I0304 17:09:57.946959 140636486911808 __init__.py:164] Prefix dict has been built succesfully.
validation accuracy: 91.55%
prediction for "我喜欢这家酒店,因为它很干净。": 1
prediction for "我讨厌这家酒店,因为它很吵。": 0

Tuning Hyperparameters of a Text Classifier

The hyperparameters of a particular classifier can be tuned using the grid_search method. Let's tune the C hyperparameter of a Logistic Regression model to see what is the best value for this dataset.

In [14]:
# setup data
datadir = r'/home/amaiya/data/aclImdb'
(x_train,  y_train, label_names) = snlp.Classifier.load_texts_from_folder(datadir+'/train')
(x_test,  y_test, _) = snlp.Classifier.load_texts_from_folder(datadir+'/test', shuffle=False)

# initialize a model to optimize
clf = snlp.Classifier()
clf.create_model('logreg', x_train)

# create parameter space for values of C
parameters = {'clf__C': (1e0, 1e-1, 1e-2)}

# tune
clf.grid_search(parameters, x_train[:5000], y_train[:5000], n_jobs=-1)
clf__C: 1.0

It looks like a value of 1.0 is best. We can then re-create the model with this hyperparameter value and proceed to train normally:

clf.create_model('logreg', x_train, hp_dict={'C':1.0})
clf.fit(x_train, y_train)
clf.evaluate(x_test, y_test)

SECTION 3: Examples of Searching Text

Here we will show some simple searches over multi-language documents.

In [15]:
document1 ="""
Hello there,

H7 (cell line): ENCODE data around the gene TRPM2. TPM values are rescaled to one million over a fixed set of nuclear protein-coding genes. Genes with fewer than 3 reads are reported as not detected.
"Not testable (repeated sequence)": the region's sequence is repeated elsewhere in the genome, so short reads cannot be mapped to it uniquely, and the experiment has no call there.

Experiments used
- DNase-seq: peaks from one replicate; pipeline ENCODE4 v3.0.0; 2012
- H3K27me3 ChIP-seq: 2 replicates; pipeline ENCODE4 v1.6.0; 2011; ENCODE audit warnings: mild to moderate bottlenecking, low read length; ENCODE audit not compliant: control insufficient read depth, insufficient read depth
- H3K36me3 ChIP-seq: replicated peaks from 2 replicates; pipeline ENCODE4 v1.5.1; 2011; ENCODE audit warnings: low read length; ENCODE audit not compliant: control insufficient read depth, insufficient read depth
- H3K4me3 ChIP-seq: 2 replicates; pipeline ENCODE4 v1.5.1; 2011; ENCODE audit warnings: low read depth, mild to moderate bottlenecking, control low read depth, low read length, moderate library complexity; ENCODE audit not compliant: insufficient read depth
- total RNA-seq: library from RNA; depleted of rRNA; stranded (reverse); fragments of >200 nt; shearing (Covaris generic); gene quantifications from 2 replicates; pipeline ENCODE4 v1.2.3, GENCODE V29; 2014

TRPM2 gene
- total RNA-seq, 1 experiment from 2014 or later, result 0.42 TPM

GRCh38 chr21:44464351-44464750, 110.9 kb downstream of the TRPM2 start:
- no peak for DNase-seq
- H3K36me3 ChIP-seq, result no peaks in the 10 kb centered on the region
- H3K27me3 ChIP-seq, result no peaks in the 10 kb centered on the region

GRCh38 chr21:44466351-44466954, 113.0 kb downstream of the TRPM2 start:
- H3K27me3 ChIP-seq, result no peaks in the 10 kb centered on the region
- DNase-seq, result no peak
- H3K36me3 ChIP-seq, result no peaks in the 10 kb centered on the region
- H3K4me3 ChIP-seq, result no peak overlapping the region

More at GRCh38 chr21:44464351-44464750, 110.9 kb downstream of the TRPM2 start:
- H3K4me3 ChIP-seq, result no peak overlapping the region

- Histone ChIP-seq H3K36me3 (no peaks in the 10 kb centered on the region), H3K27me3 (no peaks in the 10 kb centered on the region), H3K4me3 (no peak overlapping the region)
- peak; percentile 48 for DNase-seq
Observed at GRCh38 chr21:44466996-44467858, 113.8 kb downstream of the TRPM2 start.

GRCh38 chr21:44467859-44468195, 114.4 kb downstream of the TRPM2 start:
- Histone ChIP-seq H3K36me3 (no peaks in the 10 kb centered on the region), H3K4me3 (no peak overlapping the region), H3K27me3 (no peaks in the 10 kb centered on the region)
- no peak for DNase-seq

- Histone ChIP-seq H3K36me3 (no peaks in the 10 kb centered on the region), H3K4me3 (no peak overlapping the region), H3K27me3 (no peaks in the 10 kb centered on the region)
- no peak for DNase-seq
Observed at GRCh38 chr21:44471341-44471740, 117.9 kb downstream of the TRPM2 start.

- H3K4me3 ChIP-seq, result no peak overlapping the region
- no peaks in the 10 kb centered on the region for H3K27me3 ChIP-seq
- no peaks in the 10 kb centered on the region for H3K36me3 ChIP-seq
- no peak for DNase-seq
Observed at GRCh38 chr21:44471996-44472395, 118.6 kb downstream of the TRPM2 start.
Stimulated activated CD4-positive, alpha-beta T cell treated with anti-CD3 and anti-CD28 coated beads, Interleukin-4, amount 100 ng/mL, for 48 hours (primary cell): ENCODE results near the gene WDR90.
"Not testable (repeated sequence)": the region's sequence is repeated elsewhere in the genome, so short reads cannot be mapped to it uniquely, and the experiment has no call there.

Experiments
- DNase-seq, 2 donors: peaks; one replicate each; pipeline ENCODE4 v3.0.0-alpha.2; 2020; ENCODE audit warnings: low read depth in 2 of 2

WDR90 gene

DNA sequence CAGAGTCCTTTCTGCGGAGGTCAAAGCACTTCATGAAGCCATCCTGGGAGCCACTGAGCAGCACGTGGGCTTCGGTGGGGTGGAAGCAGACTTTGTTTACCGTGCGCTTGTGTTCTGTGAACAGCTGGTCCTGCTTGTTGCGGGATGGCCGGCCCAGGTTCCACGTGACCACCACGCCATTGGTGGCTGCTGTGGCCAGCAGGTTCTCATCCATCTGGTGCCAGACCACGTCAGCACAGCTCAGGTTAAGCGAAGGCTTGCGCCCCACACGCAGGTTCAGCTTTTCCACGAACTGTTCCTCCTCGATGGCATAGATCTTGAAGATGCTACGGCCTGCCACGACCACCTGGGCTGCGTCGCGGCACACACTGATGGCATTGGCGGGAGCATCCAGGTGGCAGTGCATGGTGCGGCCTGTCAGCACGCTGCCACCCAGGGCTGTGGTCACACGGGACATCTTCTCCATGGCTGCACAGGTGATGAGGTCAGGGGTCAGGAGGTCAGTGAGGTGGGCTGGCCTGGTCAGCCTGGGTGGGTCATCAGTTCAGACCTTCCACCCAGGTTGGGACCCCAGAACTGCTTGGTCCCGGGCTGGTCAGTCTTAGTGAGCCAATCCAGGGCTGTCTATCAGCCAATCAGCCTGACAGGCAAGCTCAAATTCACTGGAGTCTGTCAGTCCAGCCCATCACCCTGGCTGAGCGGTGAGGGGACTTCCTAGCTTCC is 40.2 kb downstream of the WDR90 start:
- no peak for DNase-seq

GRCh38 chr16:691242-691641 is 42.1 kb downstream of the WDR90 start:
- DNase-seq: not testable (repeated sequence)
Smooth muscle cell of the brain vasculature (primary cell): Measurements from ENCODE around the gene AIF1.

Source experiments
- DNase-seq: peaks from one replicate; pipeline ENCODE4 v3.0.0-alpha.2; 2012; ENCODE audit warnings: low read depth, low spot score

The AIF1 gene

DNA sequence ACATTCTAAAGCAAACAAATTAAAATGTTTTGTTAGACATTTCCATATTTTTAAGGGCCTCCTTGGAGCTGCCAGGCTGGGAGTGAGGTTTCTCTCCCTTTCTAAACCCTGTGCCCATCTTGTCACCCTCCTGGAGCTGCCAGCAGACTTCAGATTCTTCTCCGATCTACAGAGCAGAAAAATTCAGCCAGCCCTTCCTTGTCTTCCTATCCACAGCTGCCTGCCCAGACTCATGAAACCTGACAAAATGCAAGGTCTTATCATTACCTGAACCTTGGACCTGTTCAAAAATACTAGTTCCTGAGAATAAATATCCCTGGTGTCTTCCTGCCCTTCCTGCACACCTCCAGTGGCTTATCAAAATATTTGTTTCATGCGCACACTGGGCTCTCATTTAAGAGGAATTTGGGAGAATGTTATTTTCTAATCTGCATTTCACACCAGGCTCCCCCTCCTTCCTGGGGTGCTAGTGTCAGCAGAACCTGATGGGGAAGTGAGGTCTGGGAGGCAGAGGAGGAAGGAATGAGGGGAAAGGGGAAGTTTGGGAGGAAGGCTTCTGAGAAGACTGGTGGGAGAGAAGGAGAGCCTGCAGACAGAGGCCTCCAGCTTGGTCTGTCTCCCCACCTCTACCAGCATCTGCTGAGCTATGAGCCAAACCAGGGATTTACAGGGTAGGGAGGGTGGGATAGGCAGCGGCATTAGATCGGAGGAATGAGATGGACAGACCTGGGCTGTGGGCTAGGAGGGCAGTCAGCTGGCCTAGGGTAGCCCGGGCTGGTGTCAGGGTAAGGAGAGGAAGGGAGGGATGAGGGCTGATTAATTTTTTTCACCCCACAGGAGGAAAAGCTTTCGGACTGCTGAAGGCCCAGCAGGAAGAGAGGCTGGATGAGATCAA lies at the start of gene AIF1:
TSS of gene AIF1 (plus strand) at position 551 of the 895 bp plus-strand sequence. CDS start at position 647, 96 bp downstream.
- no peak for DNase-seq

Hope this email finds you well.

Are you available to talk about our meeting?

If so, let us plan to schedule the meeting
at the Hefei National Laboratory for Physical Sciences at the Microscale.

As I always say: живи сегодня надейся на завтра

Sincerely,
John Doe
合肥微尺度国家物理科学实验室
"""

document2 ="""
This is a random document with Arabic about our meeting.

عش اليوم الأمل ليوم غد

Bye for now.
"""

docs = [document1, document2]

Searching English

The search function returns a list of documents that match query. Each entry shows:

  1. the ID of the document
  2. the query (multiple queries can be supplied in a list, if desired)
  3. the number of word hits in the document
In [16]:
snlp.search(['physical sciences', 'meeting', 'Arabic'], docs, keys=['doc1', 'doc2'])
Out[16]:
[('doc1', 'physical sciences', 1),
 ('doc1', 'meeting', 2),
 ('doc2', 'meeting', 1),
 ('doc2', 'Arabic', 1)]

Searching Chinese

The search function returns a list of documents that match query. Each entry shows:

  1. the ID of the document
  2. the query
  3. the number of word hits in the document
In [17]:
snlp.search('合肥微尺度国家物理科学实验室', docs, keys=['doc1', 'doc2'])
Out[17]:
[('doc1', '合肥微尺度国家物理科学实验室', 7)]

For Chinese, the number of word hits is the number of words in the query that appear in the document. Seven of the words in the string 合肥微尺度国家物理科学实验室 were found in doc1.

Other Searches

The search function can also be used for other languages.

Arabic

In [18]:
for result in snlp.search('عش اليوم الأمل ليوم غد', docs, keys=['doc1', 'doc2']):
    print("doc id:%s"% (result[0]))
    print('query:%s' % (result[1]))
    print('# of matches in document:%s' % (result[2]))
doc id:doc2
query:عش اليوم الأمل ليوم غد
# of matches in document:1

Russian

In [19]:
snlp.search('сегодня надейся на завтра', docs, keys=['doc1', 'doc2'])
Out[19]:
[('doc1', 'сегодня надейся на завтра', 1)]

Extract Chinese, Russian, or Arabic from mixed-language documents

In [20]:
snlp.find_chinese(document1)
Out[20]:
['合肥微尺度国家物理科学实验室']
In [21]:
snlp.find_russian(document1)
Out[21]:
['живи', 'сегодня', 'надейся', 'на', 'завтра']
In [22]:
snlp.find_arabic(document2)
Out[22]:
['عش', 'اليوم', 'الأمل', 'ليوم', 'غد']
In [ ]: